This function disables the HW comparator, sets up the digital I/O directions and initialized two Analog to Digital channels. Next, it sets the hardware PWM to 4.88Khz and stops the motor by applying a low to each side. After a 1 second delay, it calls Move() with a trapezoid request. See the Move() function details for what this does. Then it goes into a while loop with a 5ms delay and a call to Tick() which implements both the Back EMF and PID processes. When the trapezoid function completes, it calls Move() again with either a constant speed or a hold request, depending on which call is commented in. Lastly it goes into an infinite loop which again calls Tick().

This function takes 4 parameters,
1) the operation requested (trapezoid, hold, constant, etc.)
2) the target velocity
3) the desired acceleration to the target velocity
4) the end position
This function's main job is to copy the parms to global variables needed by Tick(), but it also calculates the point at which the trapezoid function starts to decelerate (tDecPos). The deceleration position is approximated by calculating the ramp up position and subtracting it from the end position. This then gives the ramp down position.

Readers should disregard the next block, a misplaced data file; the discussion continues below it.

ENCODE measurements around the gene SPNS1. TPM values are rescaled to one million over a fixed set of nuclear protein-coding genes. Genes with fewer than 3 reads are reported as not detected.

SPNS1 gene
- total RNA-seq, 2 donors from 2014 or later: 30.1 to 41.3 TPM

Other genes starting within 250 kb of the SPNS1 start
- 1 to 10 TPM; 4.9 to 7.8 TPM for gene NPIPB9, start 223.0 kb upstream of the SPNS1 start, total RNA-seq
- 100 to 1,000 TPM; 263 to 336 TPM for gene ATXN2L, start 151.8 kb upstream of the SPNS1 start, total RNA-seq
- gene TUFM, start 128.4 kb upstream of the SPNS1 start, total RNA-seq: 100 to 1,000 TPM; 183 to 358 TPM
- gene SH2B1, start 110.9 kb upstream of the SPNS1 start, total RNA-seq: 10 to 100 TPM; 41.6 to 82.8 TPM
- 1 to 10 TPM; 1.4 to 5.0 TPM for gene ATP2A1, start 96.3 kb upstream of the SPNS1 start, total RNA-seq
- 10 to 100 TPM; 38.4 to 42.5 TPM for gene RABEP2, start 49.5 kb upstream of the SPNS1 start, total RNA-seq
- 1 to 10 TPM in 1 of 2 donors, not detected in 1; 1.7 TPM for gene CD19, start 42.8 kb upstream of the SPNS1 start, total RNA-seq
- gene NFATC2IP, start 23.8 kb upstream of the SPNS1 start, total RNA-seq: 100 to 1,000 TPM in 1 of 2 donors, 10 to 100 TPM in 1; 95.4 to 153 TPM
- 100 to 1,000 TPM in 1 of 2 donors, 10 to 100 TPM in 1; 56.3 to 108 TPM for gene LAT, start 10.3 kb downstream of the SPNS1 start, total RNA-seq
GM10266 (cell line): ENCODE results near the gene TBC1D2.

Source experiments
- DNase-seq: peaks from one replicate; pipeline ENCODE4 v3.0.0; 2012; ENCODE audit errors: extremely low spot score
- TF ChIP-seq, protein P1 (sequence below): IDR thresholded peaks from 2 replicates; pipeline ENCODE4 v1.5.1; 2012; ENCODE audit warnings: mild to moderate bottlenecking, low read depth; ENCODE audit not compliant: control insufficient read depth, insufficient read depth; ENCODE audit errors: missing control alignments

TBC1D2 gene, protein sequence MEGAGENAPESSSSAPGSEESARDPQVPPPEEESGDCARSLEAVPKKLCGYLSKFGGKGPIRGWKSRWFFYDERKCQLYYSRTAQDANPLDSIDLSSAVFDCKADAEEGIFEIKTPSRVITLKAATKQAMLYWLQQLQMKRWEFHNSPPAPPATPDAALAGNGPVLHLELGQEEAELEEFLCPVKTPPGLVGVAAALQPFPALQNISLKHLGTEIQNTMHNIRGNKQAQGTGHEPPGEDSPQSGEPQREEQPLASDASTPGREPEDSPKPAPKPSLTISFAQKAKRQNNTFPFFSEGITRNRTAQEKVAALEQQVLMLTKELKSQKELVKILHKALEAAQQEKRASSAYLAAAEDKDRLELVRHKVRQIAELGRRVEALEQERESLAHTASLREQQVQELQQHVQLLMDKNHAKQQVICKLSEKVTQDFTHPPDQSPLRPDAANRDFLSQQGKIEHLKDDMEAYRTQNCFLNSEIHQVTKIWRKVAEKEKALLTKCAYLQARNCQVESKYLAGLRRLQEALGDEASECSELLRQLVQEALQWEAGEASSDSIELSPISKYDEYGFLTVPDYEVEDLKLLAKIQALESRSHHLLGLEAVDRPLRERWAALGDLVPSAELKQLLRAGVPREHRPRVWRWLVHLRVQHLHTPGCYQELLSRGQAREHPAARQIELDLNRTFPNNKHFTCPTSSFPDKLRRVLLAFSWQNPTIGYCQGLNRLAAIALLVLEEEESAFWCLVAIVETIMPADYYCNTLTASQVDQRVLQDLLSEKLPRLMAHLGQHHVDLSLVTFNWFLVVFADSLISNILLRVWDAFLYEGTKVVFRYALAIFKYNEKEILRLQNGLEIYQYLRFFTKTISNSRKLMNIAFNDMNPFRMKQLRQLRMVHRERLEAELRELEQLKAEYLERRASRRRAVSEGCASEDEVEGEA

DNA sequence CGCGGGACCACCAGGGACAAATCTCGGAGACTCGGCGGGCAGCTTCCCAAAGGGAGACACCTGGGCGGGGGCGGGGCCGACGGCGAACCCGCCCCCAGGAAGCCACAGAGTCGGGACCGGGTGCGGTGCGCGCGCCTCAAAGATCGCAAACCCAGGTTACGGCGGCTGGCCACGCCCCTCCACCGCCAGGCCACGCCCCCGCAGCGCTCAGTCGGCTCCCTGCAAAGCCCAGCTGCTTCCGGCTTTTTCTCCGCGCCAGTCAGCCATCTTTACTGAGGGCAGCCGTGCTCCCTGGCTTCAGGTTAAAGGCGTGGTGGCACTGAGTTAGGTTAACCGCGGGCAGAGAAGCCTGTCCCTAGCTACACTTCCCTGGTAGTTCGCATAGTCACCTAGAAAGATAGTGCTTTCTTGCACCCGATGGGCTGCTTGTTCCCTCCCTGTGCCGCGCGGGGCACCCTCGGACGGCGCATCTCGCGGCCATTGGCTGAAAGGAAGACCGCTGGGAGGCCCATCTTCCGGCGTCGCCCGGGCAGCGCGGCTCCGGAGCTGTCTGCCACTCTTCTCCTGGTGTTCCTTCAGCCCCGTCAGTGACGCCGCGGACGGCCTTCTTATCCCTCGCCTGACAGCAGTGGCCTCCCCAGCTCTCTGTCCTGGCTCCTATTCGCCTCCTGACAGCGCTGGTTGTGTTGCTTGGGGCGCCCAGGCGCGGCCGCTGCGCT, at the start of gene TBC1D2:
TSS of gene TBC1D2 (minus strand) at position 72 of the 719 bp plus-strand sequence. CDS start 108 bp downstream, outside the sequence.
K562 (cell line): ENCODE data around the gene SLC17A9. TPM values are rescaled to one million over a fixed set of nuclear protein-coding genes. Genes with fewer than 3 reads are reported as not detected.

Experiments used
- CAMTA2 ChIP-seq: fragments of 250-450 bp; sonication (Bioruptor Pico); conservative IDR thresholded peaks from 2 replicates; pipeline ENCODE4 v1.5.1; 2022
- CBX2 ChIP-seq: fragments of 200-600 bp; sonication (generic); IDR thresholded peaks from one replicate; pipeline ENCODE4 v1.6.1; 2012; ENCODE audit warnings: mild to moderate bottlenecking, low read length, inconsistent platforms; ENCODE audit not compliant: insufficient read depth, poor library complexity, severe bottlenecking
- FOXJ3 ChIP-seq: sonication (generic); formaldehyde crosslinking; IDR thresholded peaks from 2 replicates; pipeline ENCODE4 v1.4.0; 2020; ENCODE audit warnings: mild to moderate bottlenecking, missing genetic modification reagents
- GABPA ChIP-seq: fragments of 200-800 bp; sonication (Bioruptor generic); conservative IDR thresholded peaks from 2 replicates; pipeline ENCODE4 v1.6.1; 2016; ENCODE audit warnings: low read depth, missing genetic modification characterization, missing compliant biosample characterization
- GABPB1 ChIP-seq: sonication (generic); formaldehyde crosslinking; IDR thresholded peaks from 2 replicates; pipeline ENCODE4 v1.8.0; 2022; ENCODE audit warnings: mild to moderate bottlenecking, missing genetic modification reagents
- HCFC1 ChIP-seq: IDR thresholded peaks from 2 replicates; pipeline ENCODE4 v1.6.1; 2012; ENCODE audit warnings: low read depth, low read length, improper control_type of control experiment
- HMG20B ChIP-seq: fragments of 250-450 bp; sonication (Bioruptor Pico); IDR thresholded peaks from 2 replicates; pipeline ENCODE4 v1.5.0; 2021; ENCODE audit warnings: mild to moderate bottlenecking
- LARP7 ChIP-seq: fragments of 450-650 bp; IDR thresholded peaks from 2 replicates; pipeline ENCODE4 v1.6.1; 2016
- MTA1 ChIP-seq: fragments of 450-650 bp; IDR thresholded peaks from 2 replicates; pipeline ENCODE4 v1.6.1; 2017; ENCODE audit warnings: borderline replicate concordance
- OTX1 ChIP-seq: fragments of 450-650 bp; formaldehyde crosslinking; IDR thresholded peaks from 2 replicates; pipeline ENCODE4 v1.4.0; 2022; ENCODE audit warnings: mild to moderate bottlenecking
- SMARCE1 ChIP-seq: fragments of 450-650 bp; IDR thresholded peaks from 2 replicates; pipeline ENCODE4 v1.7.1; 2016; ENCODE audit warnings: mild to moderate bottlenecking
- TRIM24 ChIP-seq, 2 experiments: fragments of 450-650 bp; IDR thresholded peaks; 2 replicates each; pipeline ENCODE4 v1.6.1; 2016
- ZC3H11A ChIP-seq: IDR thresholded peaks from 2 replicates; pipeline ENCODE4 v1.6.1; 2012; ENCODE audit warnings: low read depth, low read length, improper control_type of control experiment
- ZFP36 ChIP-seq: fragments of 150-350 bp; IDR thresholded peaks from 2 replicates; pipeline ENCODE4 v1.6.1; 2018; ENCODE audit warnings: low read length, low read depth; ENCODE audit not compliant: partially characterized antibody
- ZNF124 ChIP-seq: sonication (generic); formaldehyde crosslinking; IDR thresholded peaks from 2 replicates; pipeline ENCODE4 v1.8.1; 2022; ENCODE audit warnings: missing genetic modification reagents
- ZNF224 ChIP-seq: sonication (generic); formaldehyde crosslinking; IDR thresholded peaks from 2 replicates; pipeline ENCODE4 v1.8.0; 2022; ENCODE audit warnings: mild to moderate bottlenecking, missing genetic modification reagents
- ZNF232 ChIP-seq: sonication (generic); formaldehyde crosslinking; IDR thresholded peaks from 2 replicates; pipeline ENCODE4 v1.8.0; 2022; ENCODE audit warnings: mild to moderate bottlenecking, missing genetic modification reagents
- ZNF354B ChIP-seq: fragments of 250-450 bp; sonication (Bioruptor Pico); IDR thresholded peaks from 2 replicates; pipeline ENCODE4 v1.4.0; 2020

This function calls the three main functions in the code. First it calculates the next position for the motor to seek to, using CalcTraj(). Next it determines the motor position by calling EMFfb(). Lastly it calls PIDfb() which generates a new PWM value for the motor.

CalcTraj() calculates a new target position every tick based on which function Move() requested (trapezoid, hold, constant, etc.) and puts the results in the genPos variable. For Hold, the target position is simply the end position of Move(). For Constant Velocity, it increments genPos by the velocity requested by Move(). A Trapezoid request by Move() puts genPos in one of three states; either accelerating (the upward slope of the trapezoid), holding constant velocity (the plateau of the trapezoid), or decelerating (the final downward slope of the trapezoid). It also shuts off the motor when the trapezoid function is done by setting the runState to OFF.